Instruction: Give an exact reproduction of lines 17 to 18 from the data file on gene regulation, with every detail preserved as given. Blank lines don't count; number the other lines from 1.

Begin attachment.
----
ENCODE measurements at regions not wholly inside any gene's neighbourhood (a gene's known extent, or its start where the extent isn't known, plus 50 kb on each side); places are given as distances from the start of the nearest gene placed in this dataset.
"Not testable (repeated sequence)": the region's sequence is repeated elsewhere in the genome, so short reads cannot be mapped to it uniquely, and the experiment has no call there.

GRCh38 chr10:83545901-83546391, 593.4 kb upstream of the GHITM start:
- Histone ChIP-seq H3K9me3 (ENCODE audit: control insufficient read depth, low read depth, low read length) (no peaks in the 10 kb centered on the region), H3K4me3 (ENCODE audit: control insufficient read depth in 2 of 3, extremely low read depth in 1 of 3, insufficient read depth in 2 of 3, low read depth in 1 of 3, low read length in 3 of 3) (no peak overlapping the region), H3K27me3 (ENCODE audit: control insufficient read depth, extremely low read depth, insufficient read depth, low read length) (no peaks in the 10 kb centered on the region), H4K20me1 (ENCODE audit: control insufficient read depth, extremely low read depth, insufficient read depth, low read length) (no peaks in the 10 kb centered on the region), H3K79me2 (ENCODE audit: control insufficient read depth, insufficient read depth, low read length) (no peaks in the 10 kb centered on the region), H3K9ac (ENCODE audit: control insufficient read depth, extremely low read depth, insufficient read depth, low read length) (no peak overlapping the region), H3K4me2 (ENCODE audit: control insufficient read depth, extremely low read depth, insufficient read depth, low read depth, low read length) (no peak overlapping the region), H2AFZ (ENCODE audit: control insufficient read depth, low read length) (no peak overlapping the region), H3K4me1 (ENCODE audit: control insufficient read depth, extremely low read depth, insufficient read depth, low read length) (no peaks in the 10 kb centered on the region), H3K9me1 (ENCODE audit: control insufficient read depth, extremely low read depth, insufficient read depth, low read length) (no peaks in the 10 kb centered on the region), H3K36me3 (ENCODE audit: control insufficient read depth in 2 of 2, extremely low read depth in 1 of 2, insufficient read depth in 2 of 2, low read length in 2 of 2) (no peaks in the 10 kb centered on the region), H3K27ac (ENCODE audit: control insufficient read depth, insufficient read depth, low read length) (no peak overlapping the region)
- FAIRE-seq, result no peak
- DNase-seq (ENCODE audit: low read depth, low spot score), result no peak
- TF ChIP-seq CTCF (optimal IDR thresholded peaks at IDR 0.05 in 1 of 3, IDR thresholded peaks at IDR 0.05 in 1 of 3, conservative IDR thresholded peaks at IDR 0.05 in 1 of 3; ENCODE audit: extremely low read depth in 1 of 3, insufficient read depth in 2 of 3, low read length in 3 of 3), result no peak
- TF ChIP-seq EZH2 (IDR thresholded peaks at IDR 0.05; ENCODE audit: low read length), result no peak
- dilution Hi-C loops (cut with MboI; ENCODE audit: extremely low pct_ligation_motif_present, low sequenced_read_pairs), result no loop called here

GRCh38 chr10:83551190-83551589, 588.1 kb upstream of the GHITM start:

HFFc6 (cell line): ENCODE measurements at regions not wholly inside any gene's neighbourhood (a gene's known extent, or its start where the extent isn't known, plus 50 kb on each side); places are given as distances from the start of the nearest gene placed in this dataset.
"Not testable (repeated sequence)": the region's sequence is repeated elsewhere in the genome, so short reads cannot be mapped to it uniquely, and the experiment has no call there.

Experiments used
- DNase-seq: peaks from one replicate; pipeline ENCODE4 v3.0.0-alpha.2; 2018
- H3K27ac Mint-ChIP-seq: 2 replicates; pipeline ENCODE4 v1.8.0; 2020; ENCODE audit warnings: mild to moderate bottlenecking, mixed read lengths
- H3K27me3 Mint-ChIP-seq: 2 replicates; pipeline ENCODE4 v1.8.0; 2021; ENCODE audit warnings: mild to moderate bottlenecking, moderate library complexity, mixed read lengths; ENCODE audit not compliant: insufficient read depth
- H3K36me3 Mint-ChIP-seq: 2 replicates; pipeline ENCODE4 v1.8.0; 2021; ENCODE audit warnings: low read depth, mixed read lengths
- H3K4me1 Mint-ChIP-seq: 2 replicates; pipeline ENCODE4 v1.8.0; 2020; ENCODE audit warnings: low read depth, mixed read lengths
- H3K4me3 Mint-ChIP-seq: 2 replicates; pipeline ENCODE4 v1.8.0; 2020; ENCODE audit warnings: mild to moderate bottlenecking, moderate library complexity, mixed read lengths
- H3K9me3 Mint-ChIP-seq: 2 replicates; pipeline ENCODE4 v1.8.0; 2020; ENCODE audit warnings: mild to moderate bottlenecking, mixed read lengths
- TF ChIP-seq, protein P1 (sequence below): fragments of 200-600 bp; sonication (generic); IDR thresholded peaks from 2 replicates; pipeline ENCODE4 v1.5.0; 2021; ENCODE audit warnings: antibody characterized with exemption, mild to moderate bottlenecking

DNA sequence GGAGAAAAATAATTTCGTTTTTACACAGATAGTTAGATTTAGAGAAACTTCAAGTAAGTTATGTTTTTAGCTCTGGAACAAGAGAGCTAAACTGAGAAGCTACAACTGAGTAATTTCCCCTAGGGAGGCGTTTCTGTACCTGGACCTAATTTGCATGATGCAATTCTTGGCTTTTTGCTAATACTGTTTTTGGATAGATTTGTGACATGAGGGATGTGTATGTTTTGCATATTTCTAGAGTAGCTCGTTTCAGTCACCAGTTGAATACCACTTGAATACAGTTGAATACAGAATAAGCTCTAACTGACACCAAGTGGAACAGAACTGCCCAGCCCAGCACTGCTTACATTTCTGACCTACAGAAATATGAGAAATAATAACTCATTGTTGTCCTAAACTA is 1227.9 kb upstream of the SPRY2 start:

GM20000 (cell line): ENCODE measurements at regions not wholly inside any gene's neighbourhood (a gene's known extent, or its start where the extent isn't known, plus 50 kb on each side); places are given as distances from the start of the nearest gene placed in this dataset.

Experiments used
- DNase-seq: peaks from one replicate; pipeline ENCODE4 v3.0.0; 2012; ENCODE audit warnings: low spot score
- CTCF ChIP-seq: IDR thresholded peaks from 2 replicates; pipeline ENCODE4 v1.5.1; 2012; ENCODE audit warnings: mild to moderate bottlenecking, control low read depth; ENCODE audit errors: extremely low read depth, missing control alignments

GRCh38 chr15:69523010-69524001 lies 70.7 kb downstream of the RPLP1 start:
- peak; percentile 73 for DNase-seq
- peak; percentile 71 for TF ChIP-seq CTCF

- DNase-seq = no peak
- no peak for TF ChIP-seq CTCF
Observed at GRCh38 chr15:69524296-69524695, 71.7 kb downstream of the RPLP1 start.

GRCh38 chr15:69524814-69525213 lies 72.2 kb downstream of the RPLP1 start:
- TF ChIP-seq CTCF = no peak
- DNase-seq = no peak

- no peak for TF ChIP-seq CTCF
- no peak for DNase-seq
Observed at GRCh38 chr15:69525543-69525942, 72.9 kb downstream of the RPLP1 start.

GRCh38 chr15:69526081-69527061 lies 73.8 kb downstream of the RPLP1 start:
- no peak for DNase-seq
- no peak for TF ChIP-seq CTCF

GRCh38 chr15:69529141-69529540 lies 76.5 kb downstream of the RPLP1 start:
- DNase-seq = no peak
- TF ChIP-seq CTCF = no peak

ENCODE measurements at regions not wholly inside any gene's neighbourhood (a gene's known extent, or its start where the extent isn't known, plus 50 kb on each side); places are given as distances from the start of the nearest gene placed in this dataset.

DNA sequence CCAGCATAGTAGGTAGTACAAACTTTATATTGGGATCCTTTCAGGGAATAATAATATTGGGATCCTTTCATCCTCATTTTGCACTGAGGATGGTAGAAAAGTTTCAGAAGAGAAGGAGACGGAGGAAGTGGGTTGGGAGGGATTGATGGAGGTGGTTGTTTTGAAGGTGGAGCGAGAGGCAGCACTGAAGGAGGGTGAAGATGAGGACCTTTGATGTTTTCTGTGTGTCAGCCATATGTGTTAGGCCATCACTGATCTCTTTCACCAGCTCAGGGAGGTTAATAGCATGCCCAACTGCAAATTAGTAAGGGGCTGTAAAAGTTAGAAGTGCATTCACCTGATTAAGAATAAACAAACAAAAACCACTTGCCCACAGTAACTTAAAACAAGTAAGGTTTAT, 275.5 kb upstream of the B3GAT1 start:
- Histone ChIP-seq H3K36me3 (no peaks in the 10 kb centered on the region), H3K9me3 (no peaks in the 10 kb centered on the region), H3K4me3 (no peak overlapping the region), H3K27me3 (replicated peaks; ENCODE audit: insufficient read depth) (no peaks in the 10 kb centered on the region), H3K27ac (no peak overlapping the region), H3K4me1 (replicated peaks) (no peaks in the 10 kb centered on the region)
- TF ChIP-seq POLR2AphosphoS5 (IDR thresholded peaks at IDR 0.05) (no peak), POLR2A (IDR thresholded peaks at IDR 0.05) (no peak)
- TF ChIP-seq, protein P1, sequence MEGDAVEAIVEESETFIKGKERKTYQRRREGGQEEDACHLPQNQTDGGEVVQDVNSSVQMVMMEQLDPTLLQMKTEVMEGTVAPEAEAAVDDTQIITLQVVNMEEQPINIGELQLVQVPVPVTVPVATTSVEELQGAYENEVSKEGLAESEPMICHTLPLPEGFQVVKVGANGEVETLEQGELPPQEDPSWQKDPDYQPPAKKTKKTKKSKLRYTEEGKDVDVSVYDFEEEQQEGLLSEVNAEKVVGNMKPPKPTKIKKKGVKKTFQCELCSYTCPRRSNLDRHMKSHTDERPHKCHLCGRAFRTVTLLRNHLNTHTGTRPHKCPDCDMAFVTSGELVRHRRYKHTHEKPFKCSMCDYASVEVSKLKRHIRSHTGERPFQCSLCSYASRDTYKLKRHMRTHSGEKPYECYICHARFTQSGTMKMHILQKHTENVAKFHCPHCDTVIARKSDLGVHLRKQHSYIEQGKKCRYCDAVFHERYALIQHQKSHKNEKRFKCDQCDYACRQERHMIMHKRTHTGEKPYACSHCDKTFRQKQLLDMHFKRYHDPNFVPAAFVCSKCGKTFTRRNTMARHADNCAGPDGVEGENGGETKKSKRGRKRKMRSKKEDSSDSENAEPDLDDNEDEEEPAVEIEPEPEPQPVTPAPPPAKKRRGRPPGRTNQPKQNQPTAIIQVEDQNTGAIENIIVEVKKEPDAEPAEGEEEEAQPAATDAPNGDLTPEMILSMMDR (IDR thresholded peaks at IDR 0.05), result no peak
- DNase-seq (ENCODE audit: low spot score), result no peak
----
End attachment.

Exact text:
- H3K36me3 Mint-ChIP-seq: 2 replicates; pipeline ENCODE4 v1.8.0; 2021; ENCODE audit warnings: low read depth, mixed read lengths
- H3K4me1 Mint-ChIP-seq: 2 replicates; pipeline ENCODE4 v1.8.0; 2020; ENCODE audit warnings: low read depth, mixed read lengths